Inherent Vice film review

Inherent Vice is a film of a recent Thomas Pynchon book of the same name. By all reports, not one of Pynchon’s more profound novels, but that still puts him head and shoulders beyond most fiction writers. Except that Pynchon is only partly a fiction writer; he has been chronicling historical eras through his own lens and for his own philosophical purposes since Gravity’s Rainbow, his third book in 1973.
Here, the dope-infused California of 1970 is the scene and star of the film. Any Pynchon book, because of the constant and staggering outpouring of detail, would be extraordinarily difficult to film – perhaps why this is the the first one – but Paul Thomas Andersen, director of The Master, There Will Be Blood and Boogie Nights, has succeeded beyond expectation. His use of the saturated colour of 70s porn films added a brilliant atmosphere to the film.
It has a distinctly convoluted Chandleresque plot (has anyone ever figured out The Big Sleep?) that takes us through the drug consuming and dealing strata, free love, the LA cops, the inevitable property developers and the equally inevitable (this is California) rehab & religion retreats. So it is not unusual in that sense, treading similar ground to film such as Chinatown or The Big Lebowski. But it is different, told as it is from the perspective of the pot-befogged private eye,Doc Sportello, perfectly portrayed by Joaqin Phoenix. There is narration (by squeaky voiced Joanna Newsom) but Doc remains the central character, a kind of intelligent cypher with alternately spine-chilling and sexy characters swirling about him like devils in some pothead medieval painting.
There are currents and undercurrents: the slightly mentioned but indelible Manson Family, the crooked LA police, crooked large scale hard drug importers, crooked hospitals and, of course, crooked land developers. But there is an ultimate awareness that there is something afoot that is greater than the sum of these parts. Nevertheless, throughout the film is hilarious; I found myself frequently laughing out loud – and not alone, as is sadly often the case.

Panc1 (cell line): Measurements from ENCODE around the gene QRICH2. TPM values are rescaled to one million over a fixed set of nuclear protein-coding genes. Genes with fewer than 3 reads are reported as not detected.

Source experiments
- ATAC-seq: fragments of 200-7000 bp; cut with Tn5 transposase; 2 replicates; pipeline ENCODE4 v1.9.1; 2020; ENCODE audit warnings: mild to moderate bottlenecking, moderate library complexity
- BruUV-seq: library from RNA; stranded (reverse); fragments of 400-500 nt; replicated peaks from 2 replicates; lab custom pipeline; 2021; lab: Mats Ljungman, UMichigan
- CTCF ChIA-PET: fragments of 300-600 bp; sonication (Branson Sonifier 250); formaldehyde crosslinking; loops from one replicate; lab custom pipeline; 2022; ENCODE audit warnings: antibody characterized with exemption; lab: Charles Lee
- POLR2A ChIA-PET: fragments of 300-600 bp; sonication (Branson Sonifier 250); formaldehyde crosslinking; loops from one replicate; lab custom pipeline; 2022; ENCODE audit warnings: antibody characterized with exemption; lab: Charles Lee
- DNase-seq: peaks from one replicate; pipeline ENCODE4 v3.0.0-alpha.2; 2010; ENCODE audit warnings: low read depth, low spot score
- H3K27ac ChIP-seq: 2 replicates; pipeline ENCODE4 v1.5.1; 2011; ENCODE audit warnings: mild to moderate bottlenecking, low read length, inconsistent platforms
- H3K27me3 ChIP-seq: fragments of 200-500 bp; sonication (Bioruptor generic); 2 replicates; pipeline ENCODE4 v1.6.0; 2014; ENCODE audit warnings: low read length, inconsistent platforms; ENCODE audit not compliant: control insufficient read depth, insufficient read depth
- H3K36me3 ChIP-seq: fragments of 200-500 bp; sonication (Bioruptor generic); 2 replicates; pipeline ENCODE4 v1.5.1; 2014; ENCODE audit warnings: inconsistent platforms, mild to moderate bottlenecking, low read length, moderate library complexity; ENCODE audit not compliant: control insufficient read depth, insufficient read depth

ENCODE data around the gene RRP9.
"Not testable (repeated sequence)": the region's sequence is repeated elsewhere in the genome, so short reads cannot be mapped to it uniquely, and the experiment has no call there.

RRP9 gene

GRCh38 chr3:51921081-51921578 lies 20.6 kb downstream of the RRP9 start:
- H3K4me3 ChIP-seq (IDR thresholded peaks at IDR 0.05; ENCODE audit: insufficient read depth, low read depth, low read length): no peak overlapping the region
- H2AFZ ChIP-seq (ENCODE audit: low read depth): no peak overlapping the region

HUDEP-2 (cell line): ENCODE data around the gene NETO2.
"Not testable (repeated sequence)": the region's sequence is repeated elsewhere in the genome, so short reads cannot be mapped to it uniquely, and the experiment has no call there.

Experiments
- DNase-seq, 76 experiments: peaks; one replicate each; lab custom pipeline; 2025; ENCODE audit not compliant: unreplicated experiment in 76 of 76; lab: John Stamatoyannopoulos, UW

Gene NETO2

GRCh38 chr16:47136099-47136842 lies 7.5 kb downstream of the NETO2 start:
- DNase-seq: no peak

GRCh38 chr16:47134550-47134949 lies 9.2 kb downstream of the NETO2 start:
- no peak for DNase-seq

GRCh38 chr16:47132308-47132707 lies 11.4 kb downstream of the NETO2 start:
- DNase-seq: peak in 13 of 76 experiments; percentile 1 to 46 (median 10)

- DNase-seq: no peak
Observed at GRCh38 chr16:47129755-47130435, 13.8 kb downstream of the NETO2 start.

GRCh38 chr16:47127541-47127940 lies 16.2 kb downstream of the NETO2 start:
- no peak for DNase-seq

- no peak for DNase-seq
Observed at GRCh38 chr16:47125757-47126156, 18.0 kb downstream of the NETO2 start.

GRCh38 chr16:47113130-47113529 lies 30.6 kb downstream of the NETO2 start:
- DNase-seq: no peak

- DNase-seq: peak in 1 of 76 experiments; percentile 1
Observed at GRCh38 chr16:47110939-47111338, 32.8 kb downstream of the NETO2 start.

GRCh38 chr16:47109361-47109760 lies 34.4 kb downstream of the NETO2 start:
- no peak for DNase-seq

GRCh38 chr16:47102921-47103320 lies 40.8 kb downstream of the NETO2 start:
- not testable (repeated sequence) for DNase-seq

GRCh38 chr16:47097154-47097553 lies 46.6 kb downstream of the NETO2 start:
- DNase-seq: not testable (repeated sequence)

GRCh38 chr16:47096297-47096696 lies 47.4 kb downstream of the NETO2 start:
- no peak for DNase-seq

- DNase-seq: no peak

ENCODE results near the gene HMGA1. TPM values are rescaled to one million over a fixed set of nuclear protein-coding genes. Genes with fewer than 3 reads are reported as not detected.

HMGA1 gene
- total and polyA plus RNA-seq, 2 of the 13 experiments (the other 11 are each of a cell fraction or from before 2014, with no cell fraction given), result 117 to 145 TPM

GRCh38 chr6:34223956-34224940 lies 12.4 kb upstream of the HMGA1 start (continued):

It is very Pynchonesque, and very telling, that “inherent vice” is an actual technical term which means “The tendency of material to deteriorate due to the essential instability of the components or interaction among components.” So, humorous though it may be, it would be a mistake to see this film as a comic paean to the hippie Garden of Eden when it’s really about the snake. 2015-02-07_1828

Review: Anthony Braxton in Bristol

Anthony Braxton
The Lantern, Bristol
Tuesday, January 20, 2015

Anthony Braxton made an extremely rare appearance in Britain – the only one on this European tour, a real coup for Bristol’s Colston Hall – and was greeted by a big and very warmly appreciative crowd. He brought with him an orchestra of three: Mary Halvorsen on electric guitar, James Fei, alto sax, and cornet-flugelhorn-valve trombonist Taylor Ho Bynum, a longtime collaborator with Braxton. And there was a computer that issued a constant stream of ambient background sounds programmed by Braxton.
Anthony Braxton, at 70 looking like a rumpled favourite grandfather, has for 50 years taken a path that starts in jazz and then takes a route that no other has tread. It has strong roots in free jazz, but it is not that; there is a huge element of composition. As one onlooker said, “There’s obviously intelligent design there; I just can’t tell what it is.”
There were tonal centres; the music was very rarely dissonant. Generally, one player would take a lead role, playing something in a stream with continuity, while the others played a combination of short bursts of sound and subdued long notes. Usually if one horn was coming out with short stabs of sound, the other one would be playing long tones.
Mary Halvorsen, the guitarist, played combinations of dark chorded brief rhythms, those same punctuative stabs, and occasional series of chords that, in the context, seemed strangely conventional. Not to worry, though, they were few and far between.
Interestingly, Braxton himself, on alto, soprano and piccolo saxophones, was the most conventional sounding when he was in the lead role, and he took that role more than any of the others. It was still very free playing, and his tone and energy were beautiful and strong; at 70, he is not old.
They played continously – maybe 40 minutes – when, after all the disparate elements of the music unexpectedly met in one unison place and stopped and Braxton announced the interval. The audience, which had remained riveted throughout, erupted in rapturous applause. This same form repeated for the second half, the final applause even more ecstatic than the first.